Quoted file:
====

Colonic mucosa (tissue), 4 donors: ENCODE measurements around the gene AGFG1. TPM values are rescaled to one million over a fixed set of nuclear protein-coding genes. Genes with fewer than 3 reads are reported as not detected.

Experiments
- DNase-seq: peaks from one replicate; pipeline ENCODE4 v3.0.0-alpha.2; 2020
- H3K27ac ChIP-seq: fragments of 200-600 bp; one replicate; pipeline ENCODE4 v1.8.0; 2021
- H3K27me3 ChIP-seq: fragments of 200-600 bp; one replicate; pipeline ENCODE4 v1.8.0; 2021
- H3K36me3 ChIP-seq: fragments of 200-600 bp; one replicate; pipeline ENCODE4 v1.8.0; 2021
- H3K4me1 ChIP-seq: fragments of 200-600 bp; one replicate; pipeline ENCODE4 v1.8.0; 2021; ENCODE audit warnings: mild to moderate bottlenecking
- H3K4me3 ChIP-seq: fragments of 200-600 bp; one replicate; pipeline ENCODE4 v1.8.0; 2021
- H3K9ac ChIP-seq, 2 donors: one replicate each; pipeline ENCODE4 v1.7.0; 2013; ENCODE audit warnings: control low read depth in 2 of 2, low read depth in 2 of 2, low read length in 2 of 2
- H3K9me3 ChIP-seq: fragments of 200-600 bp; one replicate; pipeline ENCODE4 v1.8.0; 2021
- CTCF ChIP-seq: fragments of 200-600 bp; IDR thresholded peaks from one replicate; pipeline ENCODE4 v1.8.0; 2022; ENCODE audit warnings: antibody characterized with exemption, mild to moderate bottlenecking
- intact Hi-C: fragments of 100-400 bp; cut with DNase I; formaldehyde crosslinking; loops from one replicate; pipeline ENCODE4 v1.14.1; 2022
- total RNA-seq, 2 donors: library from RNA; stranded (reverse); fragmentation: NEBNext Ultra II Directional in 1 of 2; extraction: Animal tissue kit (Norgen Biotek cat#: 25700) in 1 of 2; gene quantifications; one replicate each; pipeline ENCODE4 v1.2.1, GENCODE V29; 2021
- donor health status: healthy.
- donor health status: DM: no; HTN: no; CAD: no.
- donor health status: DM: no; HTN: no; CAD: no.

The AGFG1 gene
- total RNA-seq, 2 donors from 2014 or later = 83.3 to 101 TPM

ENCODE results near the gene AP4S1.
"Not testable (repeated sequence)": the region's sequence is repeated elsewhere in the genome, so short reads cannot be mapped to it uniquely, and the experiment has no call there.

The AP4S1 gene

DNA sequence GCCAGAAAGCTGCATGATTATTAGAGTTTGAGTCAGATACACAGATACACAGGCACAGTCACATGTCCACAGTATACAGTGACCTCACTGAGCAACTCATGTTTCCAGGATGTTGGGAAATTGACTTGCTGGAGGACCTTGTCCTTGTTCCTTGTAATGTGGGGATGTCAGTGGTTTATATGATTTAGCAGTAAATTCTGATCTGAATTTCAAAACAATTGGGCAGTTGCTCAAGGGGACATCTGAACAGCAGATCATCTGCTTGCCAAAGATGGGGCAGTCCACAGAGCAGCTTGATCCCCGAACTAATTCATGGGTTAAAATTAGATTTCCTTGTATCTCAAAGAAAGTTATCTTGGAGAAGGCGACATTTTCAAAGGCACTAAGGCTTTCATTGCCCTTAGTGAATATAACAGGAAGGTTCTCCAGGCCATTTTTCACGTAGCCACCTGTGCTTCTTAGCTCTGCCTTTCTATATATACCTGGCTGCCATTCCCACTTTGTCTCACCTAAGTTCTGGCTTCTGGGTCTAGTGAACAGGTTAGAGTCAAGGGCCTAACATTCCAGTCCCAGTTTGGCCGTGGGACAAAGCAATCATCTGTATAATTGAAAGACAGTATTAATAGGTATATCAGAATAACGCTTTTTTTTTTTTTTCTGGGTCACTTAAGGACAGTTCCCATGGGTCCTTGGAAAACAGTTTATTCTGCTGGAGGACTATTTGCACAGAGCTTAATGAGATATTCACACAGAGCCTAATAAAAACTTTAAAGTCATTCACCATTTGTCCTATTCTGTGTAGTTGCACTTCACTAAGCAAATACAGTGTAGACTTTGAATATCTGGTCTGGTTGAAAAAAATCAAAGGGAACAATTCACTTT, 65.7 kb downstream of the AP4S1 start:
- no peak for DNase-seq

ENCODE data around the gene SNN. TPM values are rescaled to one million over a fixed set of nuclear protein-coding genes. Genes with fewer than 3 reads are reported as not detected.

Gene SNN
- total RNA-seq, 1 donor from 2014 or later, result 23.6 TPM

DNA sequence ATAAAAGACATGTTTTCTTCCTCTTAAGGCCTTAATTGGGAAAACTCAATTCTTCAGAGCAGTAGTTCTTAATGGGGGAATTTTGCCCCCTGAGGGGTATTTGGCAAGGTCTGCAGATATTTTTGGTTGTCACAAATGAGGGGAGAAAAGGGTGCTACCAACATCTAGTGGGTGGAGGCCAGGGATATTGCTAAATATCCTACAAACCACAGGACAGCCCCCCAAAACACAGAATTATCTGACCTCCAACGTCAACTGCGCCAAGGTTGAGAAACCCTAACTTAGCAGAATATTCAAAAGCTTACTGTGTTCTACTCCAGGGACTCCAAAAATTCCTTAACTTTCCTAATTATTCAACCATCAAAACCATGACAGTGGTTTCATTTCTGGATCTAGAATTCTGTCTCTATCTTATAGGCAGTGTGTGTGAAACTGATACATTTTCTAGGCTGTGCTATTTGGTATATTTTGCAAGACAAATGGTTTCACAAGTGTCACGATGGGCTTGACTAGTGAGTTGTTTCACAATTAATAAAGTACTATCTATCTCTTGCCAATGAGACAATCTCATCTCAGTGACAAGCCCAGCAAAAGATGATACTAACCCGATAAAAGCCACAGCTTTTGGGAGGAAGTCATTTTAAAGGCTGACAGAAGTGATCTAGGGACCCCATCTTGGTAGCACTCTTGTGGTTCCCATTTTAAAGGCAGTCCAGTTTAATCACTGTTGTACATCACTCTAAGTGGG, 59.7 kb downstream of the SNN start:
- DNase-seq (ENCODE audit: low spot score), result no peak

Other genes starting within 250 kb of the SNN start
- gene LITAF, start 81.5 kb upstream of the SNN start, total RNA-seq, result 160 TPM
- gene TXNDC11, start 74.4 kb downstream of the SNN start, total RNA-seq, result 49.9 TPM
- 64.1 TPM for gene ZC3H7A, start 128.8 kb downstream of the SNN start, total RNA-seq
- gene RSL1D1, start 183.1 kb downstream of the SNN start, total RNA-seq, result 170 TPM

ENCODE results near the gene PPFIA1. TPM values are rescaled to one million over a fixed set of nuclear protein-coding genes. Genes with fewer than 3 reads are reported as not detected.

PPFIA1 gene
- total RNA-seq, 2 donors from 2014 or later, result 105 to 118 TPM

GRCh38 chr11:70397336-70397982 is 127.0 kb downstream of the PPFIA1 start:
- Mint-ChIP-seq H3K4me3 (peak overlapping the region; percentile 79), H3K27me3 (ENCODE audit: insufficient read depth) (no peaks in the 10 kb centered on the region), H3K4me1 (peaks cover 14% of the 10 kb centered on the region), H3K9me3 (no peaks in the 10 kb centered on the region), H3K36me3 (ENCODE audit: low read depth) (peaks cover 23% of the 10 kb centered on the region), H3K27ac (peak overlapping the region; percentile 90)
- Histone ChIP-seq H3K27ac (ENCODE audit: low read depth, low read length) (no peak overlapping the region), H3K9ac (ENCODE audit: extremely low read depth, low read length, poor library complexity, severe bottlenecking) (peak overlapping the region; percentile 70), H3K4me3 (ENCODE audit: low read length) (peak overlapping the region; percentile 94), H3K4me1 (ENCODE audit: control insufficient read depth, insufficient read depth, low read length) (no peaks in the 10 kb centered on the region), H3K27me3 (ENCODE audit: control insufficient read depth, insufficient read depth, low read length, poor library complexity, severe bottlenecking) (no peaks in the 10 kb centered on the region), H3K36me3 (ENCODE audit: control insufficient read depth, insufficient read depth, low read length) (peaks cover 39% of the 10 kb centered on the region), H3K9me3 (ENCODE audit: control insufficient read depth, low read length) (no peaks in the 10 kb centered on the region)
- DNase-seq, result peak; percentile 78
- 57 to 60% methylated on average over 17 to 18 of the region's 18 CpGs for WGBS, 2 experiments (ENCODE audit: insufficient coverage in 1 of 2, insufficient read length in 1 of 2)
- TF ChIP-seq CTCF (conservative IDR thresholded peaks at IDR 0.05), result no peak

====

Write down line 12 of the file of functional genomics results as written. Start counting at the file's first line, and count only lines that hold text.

- intact Hi-C: fragments of 100-400 bp; cut with DNase I; formaldehyde crosslinking; loops from one replicate; pipeline ENCODE4 v1.14.1; 2022